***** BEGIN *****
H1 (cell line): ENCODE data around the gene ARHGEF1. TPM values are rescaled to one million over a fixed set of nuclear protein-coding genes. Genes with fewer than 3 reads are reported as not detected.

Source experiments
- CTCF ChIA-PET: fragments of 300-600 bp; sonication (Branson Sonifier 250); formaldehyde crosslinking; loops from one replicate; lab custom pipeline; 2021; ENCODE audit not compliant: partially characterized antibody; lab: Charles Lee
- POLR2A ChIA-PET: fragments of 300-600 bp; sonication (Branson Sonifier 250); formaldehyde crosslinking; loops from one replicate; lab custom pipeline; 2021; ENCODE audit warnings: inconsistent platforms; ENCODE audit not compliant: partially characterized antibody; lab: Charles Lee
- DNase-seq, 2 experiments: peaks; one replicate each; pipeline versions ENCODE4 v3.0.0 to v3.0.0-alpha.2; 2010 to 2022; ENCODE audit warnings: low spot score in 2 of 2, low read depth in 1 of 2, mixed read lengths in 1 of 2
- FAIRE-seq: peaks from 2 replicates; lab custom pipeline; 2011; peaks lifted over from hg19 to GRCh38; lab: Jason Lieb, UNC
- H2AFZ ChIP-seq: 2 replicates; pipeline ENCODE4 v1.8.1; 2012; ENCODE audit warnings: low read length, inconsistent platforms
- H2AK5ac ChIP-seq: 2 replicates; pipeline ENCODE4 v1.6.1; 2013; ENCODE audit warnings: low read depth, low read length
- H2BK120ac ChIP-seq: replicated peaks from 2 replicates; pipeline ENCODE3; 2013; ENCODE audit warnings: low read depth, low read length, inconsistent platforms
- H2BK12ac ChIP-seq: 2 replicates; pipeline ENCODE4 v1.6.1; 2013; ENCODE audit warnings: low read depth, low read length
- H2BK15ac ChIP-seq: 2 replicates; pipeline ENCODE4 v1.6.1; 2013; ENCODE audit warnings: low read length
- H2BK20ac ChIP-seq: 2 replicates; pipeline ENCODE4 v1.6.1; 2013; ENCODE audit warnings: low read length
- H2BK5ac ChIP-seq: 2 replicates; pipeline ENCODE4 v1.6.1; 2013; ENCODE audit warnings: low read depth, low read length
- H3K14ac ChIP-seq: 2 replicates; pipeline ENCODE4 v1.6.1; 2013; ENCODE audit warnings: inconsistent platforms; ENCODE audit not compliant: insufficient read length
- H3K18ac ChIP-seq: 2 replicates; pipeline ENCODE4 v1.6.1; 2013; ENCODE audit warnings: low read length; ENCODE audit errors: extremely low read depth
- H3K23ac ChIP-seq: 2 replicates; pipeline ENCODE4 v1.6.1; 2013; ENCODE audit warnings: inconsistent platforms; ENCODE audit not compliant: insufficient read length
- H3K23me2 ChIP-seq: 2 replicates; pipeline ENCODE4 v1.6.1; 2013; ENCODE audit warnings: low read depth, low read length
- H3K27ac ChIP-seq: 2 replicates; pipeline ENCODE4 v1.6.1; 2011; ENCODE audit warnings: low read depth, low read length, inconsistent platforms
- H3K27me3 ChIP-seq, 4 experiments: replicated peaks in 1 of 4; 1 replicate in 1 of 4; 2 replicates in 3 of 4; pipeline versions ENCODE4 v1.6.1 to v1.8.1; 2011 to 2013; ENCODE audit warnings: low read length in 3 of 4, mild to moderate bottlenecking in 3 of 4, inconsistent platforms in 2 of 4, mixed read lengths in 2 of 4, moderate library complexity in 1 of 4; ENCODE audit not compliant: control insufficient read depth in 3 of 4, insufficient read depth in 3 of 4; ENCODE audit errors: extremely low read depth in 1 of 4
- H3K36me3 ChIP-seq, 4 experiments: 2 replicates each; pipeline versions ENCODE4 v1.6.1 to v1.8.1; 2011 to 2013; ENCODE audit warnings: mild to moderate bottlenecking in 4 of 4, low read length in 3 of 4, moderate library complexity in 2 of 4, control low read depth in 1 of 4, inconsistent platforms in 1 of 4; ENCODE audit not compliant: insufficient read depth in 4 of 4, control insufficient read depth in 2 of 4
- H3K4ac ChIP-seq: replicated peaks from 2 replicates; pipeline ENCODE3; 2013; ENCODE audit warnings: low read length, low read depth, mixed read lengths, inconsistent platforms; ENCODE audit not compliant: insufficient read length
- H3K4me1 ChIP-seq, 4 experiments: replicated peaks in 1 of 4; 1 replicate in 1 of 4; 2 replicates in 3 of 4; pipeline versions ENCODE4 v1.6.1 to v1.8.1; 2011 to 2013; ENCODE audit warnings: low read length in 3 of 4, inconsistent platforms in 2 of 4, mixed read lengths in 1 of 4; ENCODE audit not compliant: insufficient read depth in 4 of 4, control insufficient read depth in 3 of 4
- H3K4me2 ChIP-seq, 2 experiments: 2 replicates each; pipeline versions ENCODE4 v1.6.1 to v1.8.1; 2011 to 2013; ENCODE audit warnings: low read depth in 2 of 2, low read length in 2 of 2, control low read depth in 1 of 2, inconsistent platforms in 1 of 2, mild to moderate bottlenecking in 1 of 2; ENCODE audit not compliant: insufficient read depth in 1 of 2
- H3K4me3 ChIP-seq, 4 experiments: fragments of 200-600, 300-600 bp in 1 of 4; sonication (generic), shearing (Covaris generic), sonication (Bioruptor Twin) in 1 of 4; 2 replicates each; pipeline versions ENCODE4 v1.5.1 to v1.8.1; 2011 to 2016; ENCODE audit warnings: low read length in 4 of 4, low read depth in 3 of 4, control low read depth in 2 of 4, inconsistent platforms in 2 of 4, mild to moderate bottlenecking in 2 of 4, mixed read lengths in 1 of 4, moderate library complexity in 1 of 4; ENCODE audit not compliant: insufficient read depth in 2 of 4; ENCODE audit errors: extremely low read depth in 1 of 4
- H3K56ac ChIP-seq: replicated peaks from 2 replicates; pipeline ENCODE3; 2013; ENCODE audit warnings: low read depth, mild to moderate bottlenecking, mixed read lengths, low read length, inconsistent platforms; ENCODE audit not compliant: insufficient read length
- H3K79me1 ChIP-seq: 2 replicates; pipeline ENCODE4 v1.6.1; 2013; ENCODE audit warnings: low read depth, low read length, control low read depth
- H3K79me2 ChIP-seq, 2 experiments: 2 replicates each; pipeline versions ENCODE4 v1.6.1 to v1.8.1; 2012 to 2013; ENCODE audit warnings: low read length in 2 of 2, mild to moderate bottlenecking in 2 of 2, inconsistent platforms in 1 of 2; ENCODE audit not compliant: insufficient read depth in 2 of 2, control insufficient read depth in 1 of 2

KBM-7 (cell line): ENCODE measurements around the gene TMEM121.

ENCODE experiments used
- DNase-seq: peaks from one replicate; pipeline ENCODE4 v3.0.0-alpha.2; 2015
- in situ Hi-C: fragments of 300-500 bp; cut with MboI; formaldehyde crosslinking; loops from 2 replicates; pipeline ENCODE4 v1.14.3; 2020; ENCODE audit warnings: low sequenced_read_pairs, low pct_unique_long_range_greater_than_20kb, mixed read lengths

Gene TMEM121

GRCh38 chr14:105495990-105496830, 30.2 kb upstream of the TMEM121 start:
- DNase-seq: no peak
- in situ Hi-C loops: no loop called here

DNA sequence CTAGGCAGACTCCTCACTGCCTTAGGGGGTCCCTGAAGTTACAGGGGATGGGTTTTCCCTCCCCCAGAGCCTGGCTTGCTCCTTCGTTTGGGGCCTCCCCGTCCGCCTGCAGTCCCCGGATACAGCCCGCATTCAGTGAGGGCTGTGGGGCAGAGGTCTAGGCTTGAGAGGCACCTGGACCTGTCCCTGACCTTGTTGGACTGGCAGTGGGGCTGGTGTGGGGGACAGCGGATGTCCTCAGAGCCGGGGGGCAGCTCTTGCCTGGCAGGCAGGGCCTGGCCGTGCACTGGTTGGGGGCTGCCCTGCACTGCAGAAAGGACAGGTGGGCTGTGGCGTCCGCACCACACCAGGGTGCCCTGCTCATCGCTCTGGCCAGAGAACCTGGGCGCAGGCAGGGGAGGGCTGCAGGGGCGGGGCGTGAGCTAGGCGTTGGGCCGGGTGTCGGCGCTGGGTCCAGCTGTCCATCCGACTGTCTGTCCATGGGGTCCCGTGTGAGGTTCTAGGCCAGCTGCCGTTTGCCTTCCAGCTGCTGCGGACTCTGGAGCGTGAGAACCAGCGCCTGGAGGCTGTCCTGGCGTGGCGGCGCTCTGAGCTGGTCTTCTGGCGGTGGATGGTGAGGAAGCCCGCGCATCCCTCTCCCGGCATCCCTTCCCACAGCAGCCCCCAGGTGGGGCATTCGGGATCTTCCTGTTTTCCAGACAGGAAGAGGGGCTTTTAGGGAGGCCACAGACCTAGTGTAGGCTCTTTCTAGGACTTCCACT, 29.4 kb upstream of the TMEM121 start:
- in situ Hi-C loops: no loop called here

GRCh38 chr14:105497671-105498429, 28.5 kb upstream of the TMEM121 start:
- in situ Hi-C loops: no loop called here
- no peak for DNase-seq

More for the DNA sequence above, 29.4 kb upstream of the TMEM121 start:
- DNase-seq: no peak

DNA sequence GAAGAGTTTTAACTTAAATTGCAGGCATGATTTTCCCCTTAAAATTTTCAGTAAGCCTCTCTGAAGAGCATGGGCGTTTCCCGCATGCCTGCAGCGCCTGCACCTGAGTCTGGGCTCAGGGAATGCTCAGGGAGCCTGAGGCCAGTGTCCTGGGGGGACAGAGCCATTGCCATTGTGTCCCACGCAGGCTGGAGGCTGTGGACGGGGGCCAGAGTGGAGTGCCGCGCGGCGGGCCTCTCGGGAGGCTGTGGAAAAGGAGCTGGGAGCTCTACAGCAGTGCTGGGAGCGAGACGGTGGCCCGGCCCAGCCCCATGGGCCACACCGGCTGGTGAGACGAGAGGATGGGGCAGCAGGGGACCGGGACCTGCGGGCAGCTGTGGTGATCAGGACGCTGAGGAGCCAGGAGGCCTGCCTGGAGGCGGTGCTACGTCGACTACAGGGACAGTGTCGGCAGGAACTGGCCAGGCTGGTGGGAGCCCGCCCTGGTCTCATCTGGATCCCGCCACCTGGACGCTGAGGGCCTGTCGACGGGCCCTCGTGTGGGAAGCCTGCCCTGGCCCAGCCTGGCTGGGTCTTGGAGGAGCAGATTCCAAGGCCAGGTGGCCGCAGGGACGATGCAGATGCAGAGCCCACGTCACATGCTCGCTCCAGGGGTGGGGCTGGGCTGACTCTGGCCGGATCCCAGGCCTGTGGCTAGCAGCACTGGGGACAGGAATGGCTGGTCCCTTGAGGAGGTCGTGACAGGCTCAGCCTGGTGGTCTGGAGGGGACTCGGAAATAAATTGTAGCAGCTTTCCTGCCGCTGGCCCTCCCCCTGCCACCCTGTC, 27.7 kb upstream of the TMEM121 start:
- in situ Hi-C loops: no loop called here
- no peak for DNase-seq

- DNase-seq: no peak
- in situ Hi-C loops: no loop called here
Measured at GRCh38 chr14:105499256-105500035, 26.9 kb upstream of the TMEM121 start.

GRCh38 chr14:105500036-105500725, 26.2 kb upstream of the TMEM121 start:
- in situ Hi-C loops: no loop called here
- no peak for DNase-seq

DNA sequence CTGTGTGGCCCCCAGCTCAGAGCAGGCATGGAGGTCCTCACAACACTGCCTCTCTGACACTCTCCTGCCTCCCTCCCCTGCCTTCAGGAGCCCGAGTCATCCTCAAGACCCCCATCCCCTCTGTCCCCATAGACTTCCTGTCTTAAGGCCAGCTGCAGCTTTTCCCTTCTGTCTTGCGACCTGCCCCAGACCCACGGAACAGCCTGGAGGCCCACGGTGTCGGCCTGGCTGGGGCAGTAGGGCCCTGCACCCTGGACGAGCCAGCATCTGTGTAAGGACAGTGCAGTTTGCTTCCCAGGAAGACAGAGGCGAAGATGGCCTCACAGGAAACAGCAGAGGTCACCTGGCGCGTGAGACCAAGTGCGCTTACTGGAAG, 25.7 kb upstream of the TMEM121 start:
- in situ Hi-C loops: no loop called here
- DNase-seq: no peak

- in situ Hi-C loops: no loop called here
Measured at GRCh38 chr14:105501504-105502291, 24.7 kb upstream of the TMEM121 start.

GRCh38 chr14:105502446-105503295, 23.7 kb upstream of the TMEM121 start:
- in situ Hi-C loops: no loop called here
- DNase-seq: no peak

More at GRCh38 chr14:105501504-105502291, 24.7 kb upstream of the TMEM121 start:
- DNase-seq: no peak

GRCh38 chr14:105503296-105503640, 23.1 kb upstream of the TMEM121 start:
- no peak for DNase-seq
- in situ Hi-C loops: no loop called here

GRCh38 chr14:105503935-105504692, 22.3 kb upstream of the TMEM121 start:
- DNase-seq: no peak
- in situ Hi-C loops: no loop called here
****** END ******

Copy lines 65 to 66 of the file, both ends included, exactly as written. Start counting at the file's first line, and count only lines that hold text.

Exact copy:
GRCh38 chr14:105503935-105504692, 22.3 kb upstream of the TMEM121 start:
- DNase-seq: no peak